UN chief slams climate change 'insanity' on Pakistan flood visit

·3-min read

United Nations Secretary General Antonio Guterres called the lack of global attention to climate change "insanity" Friday as he visited Pakistan to mobilise help for millions of people affected by devastating monsoon floods.

Nearly 1,400 people have died in flooding that covers a third of the country -- an area the size of the United Kingdom -- wiping out crops and destroying homes, businesses, roads and bridges.

Pakistan says it will cost at least $10 billion to rebuild and repair -- an impossible sum for the deeply indebted nation -- but the priority is food and shelter for 33 million people affected.

Guterres said he hoped his visit would galvanise international help, noting Pakistan had always shown generosity towards others, hosting millions of refugees for decades from neighbouring Afghanistan at enormous cost.

Pakistan receives heavy -- often destructive -- rains during its annual monsoon season, which are crucial for agriculture and water supplies.

But downpours as intense as this year's have not been seen for decades, and Pakistan officials blame climate change, which is increasing the frequency and intensity of extreme weather around the world.

"This is insanity, this is collective suicide," Guterres told a press conference in the capital, lamenting the lack of attention the world gave to climate change -- particularly the industrialised nations that scientists blame.

Pakistan is responsible for less than one percent of global greenhouse gas emissions, but is eighth on a list compiled by the NGO Germanwatch of countries most vulnerable to extreme weather caused by climate change.

Guterres plans to tour flood-hit parts of the south on Saturday, and also visit Mohenjo-daro, a centuries-old UNESCO-designated world heritage site threatened by the deluge.

- Tents and tarpaulins needed -

"If he comes and sees us, Allah will bless him," Rozina Solangi, a 30-year-old housewife from a flooded village near Sukkur, told AFP Friday.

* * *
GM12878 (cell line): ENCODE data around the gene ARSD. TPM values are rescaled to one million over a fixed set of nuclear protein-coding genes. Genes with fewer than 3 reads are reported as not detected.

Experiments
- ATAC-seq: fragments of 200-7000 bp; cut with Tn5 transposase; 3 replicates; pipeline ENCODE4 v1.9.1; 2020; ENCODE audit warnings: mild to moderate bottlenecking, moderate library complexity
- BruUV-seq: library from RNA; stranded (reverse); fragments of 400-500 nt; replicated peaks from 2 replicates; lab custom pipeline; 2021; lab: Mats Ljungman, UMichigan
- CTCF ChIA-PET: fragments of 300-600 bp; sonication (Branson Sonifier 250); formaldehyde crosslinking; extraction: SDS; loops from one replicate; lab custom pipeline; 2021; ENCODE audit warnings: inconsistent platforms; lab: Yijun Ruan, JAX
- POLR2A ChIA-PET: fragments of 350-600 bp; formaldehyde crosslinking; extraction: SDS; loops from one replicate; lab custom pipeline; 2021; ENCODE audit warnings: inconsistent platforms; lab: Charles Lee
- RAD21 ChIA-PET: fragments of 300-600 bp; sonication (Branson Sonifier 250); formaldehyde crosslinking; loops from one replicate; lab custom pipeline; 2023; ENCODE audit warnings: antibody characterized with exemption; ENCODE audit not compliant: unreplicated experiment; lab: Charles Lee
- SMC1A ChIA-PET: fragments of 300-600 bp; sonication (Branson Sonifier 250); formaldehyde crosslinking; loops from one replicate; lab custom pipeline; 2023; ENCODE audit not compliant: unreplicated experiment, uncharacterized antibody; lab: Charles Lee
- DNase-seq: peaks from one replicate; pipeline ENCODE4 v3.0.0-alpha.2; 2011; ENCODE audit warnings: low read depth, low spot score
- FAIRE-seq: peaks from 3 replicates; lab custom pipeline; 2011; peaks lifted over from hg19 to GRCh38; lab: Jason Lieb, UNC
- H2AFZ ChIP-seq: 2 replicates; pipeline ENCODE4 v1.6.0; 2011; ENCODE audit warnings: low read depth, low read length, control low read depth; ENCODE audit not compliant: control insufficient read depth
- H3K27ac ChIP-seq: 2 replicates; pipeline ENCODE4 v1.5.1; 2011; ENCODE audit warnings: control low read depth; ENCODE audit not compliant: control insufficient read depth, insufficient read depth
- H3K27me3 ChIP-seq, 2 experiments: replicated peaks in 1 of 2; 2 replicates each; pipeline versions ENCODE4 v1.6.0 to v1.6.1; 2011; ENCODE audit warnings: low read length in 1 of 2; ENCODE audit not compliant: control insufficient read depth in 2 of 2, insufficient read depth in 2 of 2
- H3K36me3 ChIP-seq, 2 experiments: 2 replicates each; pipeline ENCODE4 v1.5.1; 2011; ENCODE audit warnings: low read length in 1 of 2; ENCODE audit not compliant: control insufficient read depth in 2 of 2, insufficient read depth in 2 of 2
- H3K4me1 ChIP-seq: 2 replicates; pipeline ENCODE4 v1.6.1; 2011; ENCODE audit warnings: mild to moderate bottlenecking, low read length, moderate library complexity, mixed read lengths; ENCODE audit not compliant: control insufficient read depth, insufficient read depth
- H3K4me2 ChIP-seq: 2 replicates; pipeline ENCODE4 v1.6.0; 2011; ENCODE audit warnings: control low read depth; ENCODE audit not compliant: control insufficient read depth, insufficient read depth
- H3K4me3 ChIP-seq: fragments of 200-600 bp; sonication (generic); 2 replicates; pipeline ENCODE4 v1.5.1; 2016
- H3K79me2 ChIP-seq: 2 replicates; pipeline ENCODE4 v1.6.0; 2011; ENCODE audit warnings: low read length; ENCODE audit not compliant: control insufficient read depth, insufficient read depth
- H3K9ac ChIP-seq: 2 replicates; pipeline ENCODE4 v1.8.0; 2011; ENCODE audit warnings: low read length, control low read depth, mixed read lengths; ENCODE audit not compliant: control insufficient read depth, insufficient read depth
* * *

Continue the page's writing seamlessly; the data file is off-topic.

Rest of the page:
"All the children, men and women are roasting in this scorching heat. We have nothing to eat, there is no roof on our heads. So he must do something for us poor."

A flood relief plan compiled by the Pakistan government and UN calls for an immediate $160 million in international funding, and aid is already arriving.

On Thursday, a US Air Force C-17 landed -- the first American military plane in Pakistan for years -- bringing desperately needed tents and tarpaulins for temporary shelter.

While Washington is a key supplier of military hardware to Islamabad, relations have been fractious as a result of conflicting interests in neighbouring Afghanistan -- especially since the Taliban returned to power in August last year.

The meteorological office says Pakistan received five times more rain than normal in 2022. Padidan, a small town in Sindh province, has been drenched by more than 1.8 metres (71 inches) since the monsoon began in June.

The effect of the rains has been twofold -- flash floods in rivers in the mountainous north that washed away roads, bridges and buildings in minutes, and a slow accumulation of water in the southern plains that has submerged hundreds of thousands of square kilometres of land.

In Jaffarabad district of Balochistan on Thursday, villagers were fleeing their homes on makeshift rafts made from upturned wooden "charpoy" beds.

Thousands of temporary campsites have mushroomed on slivers of dry land in the south and west -- often roads and railway tracks are the only ground in a landscape of water.

With people and livestock cramped together, the camps are ripe for outbreaks of disease, with many cases of mosquito-borne dengue reported, as well as scabies.